The Nirbhaya Case - How legal loopholes defer justice

Policharcha.com | Updated: February 05, 2020, 1:52 IST

Blind law. Legal loopholes. Justice deferred.

The Delhi High Court on 5th February dismissed the Centre’s plea to fast track execution of convicts in the Nirbhaya Case. The court is of the view that all four convicts will be hanged together and not separately.

Justice Suresh Kait, who was hearing the case said, "Delhi Prison Rules do not say that if mercy petition of one convict is pending, the execution of the other convicts can take place."

The HC gave one week’s time to the four remaining convicts to exhaust their legal remedies as a last resort. Further, Centre and Delhi Government have moved the Supreme Court against the HC’s judgement.

Law has always been seen as a tool to provide justice and enable for justice to prevail. Is it always so? Can it actually delay or even restrict justice in some cases?

These are the question that people are asking in the Nirbhaya gang rape and murder case, in which the convicts have been on death row since January, but legal loopholes continue to delay their execution, which is thought to be the only way of providing any justice to the victim and her family.

Mukesh Kumar Singh (32), Pawan Gupta (25), Vinay Kumar Sharma (26), and Akshay Kumar (31) were scheduled to be hanged on February 1st, but trial court in Delhi postponed the execution on 31st January till further orders. The court’s rationale behind staying the execution was that all legal remedies were yet to be exhausted. It was the second time this happened. Previously the death-sentence, issued on January 7 for January 22, was stayed, and a second warrant was issued for February 1st.

Both Union and Delhi Government moved Delhi High Court to challenge the trial court’s order. Solicitor General Tushar Mehta, while presenting Centre’s case, said that the convicts are intentionally delaying the hanging. He further commented that the actions of these individuals are disgusting and have shaken the conscience of the society. Such a delay would also have an inhuman effect on society, he added.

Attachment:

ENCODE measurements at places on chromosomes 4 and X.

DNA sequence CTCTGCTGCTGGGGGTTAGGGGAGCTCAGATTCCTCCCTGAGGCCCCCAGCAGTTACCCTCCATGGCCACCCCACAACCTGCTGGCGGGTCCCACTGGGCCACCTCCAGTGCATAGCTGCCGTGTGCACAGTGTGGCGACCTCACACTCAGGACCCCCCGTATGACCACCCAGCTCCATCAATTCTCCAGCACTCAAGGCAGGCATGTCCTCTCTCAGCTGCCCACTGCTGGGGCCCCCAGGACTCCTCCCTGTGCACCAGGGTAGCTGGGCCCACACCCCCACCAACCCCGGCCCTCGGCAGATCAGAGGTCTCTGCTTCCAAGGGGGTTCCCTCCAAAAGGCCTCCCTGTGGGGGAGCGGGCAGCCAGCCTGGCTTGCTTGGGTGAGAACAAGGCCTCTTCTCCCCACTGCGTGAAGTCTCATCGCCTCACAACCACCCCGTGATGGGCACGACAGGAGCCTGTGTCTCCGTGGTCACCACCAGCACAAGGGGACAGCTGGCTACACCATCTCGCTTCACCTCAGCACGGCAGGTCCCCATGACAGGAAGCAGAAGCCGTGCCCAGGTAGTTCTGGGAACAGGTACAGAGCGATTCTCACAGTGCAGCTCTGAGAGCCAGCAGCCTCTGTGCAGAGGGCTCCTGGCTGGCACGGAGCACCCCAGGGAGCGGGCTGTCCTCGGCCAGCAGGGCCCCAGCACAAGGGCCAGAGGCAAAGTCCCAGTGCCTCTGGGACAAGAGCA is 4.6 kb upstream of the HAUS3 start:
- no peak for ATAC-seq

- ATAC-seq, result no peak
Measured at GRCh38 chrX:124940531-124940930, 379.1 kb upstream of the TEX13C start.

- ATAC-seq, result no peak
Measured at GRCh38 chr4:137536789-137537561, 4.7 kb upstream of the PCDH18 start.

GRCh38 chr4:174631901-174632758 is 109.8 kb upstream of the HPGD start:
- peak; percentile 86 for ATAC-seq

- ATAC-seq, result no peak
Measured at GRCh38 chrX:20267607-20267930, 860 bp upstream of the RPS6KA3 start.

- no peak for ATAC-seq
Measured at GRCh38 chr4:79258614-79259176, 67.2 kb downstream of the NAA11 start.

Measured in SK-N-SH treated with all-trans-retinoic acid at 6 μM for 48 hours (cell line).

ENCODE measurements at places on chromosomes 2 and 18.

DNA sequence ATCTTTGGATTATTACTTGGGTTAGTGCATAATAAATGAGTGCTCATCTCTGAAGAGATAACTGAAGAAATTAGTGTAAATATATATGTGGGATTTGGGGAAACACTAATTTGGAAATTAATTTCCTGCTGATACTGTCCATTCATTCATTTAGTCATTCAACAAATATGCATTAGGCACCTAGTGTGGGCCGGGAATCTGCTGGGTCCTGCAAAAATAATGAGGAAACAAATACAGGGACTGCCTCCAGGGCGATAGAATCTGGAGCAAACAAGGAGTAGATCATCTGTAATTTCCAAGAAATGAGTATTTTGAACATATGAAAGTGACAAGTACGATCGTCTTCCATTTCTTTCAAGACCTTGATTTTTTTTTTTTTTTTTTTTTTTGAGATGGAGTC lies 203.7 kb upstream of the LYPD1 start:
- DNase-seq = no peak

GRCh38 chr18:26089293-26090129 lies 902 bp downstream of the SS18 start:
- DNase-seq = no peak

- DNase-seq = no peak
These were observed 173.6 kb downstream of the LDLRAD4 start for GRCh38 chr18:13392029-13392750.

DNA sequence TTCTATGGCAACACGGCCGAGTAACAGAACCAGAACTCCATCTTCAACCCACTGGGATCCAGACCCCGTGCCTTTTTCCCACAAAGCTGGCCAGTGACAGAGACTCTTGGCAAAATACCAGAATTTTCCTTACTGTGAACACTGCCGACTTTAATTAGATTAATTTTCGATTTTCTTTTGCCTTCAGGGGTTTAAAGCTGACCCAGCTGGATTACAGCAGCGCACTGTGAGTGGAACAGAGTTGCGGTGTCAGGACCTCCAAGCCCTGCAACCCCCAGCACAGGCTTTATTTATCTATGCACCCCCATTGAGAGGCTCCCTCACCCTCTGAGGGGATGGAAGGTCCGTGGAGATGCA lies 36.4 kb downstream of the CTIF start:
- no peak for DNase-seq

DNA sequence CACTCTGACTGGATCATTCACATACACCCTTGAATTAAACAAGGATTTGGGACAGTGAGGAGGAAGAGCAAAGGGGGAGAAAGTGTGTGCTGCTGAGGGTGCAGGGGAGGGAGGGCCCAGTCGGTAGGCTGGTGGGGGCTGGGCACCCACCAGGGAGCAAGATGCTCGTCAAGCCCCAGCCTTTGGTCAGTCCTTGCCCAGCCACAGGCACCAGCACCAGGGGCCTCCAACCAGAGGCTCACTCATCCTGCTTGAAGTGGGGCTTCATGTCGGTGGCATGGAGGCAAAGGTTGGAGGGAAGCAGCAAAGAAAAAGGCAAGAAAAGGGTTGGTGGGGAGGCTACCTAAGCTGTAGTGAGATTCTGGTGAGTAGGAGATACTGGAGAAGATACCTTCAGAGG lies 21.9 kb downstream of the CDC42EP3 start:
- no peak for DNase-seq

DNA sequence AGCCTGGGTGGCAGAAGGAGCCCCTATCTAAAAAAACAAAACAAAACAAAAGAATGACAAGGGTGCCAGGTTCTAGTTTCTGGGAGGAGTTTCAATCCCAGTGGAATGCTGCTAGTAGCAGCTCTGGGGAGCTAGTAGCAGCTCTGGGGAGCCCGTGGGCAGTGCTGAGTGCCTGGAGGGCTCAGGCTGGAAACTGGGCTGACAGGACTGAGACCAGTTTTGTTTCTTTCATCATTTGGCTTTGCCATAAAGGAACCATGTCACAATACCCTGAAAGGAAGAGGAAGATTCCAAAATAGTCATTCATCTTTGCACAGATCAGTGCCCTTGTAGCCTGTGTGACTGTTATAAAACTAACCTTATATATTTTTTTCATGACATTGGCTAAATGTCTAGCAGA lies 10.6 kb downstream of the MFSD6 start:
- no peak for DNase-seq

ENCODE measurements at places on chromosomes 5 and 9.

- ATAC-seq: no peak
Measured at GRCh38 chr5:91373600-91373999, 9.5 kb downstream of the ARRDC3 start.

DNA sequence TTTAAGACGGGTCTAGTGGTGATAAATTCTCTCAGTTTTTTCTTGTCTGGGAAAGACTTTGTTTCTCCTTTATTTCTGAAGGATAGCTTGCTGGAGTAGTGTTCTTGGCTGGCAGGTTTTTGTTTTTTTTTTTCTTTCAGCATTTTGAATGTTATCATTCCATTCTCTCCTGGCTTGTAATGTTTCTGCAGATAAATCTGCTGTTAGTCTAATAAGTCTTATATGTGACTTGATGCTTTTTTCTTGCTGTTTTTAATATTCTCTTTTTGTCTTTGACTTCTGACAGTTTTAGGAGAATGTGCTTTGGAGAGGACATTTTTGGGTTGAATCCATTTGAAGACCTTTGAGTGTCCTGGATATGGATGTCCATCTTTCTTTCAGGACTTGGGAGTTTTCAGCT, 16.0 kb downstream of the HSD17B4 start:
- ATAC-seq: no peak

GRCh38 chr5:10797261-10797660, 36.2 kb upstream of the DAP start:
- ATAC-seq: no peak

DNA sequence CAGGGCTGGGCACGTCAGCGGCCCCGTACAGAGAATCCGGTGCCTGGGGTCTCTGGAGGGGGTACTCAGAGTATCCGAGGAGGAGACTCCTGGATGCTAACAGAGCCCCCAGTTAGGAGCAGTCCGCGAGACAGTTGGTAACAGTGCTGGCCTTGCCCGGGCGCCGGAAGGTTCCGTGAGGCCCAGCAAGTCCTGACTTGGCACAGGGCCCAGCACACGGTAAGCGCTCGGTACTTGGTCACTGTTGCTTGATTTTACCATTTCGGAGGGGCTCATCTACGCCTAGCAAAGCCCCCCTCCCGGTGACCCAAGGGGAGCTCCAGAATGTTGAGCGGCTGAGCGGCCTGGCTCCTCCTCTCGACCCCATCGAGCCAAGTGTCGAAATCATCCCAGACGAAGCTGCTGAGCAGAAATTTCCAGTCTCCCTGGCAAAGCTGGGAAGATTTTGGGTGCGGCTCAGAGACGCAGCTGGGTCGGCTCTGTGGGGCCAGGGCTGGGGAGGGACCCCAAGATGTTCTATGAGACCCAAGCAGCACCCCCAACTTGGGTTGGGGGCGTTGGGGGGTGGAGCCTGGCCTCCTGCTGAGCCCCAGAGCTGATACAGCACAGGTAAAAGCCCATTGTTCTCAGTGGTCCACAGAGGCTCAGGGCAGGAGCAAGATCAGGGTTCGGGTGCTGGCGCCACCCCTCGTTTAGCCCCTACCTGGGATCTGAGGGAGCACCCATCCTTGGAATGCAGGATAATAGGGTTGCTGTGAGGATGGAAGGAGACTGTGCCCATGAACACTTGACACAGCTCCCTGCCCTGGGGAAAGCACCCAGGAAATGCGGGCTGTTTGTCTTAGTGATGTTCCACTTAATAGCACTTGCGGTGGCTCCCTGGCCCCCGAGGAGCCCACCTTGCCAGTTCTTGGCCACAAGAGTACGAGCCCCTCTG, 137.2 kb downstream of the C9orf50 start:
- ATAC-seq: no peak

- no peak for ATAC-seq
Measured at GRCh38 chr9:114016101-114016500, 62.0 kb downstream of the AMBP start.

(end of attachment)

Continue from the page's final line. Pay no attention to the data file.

On the other side, Vinay, Akshay, and Pawan’s defence counsel, AP Singh argued that existing Jail Rules allow convicts to exercise their legal options.

To understand how these legal options are deferring the due course of law, we need to see the legal processing status of every convict and how it also affects the other convicts.

  • According to Jail Rules, offenders convicted for the same charges can’t be hanged separately. Therefore, we can interpret that the justice will be served when all of them - individually and collectively - have exhausted their legal options.
  • At this point, Vinay, Akshay, and Pawan have filed a petition against the death warrant. Mukesh has no stalks so he cannot file a petition against his death warrant, but his lawyer filed an application demanding that all culprits involved in the crime should be hanged only when their legal treatment is completed.
  • Everyone except Pawan, who is yet to go to the Supreme Court, have used curative petition. Curative petition allows the Supreme Court to review and cure gross miscarriage of justice.
  • Mukesh and Vinay’s mercy petition has been declined by the president. Akshay has filled one, and Pawan is yet to file a mercy petition.

What about the other two convicts?

  • Ram Singh, who was one of the six perpetrators of crime in the case, committed suicide in the Tihar Jail in 2013.
  • A juvenile was convicted by a juvenile justice board and was released from a reformation home after serving a three-year term.
  • In 2017, the Apex Court upheld the capital punishment awarded to the convicts by the Delhi High Court.

Legal loopholes have been used by the convicts as a dilatory tactic to delay their execution. Many suggest for legal reforms in India to stop the ‘injustice’, because the law which is considered to be an enabler of Justice has been used to restrict it.

Another school of thought believes that every person, including death row convicts, should be able to pursue their legal remedy and seek redressal of their grievances through procedure established by the law. After all, it is a hallmark of a civil society that operates under the rule of law.

Is it justified to provide every human with the same legal tools as any person gets, for the purpose redressing their grievances, no matter what they have been convicted for?

The decision of the Delhi High Court on the Centre’s plea challenging the stay on the execution of the four convicts will set legal precedents on this matter.  

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